2017: the year GHS will solve all our problems?

Important Update: Health Canada announced a new deadline for suppliers after this article was published. Canadian suppliers now have until June 1, 2018 to update their SDSs in Canada. Originally the deadline was May 31, 2017. 

As the GHS is implemented in Canada under the handle of WHMIS 2015 and Canada nears the May 31, 2017 deadline for Suppliers to update their SDSs in Canada, our consulting business is busy authoring SDSs and Labels, to prepare for the change. I have heard some opinions from dealings in my consulting work that this must be the last time Suppliers will ever need to think about authoring a Safety Data Sheet document. This is a misconception and it is incorrect.  There are several issues to consider:

If we look back to 2003, the United Nations (UN) adopted the Globally Harmonized System of Classification and Labeling of Chemicals (GHS). The GHS includes criteria for the classification of health, physical and environmental hazards, as well as specifying what information should be included on labels of hazardous chemicals as well as safety data sheets. Canada was an active participant in the development of the GHS, and is a member of the UN bodies established to maintain and coordinate implementation of the system. The official text can be found on the UN web page.

During these discussions, there was significant debate to not use the term “Standardized” and settled on the term “Harmonized”.  Why? The efforts to “harmonize” took 20 years so common classification schemes could be adopted – “standardized” where everything had one universal standard would have taken much longer.

Harmonizing classifications, SDSs and labels is an improvement for global trade but Safety Data Sheets are authored to meet the individual regulations for the country the product is sold or imported into and this is where things vary based on the country.

For instance, in Canada the 3-year rule will be gone except for some provinces/territories that have shifted the responsibility from the Supplier to the Employer (to date: BC, SK, NWT, YK). In these provinces, the employer needs to check every 3 years that no significant information has changed on the Safety Data Sheet. If there are changes to classifications, toxicity information, Exposure Limits for your product a new SDS might be required.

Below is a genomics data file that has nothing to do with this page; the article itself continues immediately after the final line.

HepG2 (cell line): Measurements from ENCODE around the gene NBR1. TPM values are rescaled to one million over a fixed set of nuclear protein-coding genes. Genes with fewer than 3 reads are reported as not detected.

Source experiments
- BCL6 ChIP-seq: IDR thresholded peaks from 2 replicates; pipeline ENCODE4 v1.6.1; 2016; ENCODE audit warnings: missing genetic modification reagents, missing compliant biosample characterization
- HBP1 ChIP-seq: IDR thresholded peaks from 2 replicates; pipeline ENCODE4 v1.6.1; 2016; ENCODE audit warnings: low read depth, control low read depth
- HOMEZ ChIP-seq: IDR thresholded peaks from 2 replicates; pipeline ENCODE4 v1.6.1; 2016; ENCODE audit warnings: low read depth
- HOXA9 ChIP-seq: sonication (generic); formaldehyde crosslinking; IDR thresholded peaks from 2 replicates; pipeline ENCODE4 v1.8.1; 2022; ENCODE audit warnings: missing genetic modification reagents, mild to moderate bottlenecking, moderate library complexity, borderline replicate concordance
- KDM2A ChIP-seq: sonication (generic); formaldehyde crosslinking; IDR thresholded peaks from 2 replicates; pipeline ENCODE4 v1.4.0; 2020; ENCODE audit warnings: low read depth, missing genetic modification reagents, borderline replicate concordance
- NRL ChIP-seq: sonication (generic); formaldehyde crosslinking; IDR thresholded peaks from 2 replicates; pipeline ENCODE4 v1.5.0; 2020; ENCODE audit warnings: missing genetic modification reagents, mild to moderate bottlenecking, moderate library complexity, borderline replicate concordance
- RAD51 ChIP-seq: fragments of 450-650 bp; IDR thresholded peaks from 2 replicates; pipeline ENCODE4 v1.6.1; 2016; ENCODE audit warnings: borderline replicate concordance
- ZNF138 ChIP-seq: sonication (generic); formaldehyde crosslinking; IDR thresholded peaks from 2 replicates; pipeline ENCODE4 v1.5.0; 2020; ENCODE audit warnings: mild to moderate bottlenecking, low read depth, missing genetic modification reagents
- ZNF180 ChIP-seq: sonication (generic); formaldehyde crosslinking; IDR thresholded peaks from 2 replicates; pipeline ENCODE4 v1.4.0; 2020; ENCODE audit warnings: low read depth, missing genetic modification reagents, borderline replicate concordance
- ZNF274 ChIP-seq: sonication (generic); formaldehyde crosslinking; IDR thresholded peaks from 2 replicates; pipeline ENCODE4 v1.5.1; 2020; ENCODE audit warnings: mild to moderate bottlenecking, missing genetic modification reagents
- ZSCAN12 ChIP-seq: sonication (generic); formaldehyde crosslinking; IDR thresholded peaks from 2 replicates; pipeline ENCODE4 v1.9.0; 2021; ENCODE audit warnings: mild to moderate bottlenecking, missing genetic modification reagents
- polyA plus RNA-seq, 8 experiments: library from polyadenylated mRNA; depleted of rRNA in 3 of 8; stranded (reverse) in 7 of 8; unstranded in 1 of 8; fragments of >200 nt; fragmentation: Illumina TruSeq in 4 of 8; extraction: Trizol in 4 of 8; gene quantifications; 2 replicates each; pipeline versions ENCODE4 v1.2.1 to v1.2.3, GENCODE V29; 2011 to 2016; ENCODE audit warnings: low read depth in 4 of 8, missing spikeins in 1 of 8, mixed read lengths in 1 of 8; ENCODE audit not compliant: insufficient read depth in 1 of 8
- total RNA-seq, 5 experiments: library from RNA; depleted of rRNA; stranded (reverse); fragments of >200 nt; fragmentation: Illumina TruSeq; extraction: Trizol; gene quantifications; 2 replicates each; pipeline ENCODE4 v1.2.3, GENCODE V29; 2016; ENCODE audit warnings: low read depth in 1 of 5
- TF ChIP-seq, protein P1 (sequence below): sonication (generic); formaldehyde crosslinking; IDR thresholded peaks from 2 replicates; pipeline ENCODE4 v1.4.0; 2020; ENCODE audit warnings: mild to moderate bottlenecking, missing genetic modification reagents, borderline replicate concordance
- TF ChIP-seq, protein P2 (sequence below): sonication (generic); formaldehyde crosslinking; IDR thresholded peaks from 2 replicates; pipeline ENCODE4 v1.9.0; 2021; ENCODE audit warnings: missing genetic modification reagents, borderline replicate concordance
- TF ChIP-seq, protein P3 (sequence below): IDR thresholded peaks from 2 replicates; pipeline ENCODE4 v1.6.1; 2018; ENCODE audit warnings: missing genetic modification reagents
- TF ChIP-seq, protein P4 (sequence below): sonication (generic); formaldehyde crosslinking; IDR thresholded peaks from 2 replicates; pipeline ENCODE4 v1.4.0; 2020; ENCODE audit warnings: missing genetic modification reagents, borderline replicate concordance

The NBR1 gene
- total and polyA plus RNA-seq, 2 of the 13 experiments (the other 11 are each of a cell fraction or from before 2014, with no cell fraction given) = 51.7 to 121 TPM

Classification changes for a product can affect Section 14 of the Safety Data Sheet on Transportation Information that Transport Canada seems all too willing and able to enforce for the past several years for many of our Oil and Gas clients.

A hazardous product for sale in Canada must have an SDS and supplier label available in the official languages of French and English. For example, an English only SDS arriving from the USA may be challenged on language grounds, in some workplaces if a portion of the population of the workforce communicates in French as a first language.

If new data becomes available, Canadian producers have 90 days to make this knowledge public for a hazardous product sold or imported into Canada, by a written notice along with an SDS document. Supplier Labels need to be updated within 180 days.

Exporting products beyond North America is still a challenge.  The European formatted SDSs are similar to SDSs in North America but there are different cutoff points for hazardous products depending on the type and degree of hazard.

There are significant other hurdles to exporting to Europe beyond the cutoff quantities. REACH legislation forces extensive risk assessments along the value chain of the product.  This is a significant barrier to entry for a new product to enter Europe.

The hope for some that GHS has “harmonized” us into one standard for all safety data sheets is unfortunately not the case. Suppliers will continue to need to keep on top of their product classifications, language requirements, and other related regulation changes in their country/state to stay compliant.

May 31, 2017 is the deadline for Suppliers to update their SDSs in Canada.

Important Update: As noted at the beginning of the article Canadian suppliers now have until June 1, 2018 to update their SDSs in Canada.

Author: chemscape

Michael Phibbs, CIH ROH MBA, is a Certified Industrial Hygienist by the American Board of Industrial Hygiene and Registered Occupational Hygienist by the Canadian Registration Board of Occupational Hygienists. Mike owns Deerfoot Consulting and has authored 1000's of Material Safety Data Sheets. Mike also owns Chemscape Safety Technologies which offers Chemical Hazard & Risk Management Technologies including MSDS management services with msdsBinders, as well as online WHMIS and TDG training courses.

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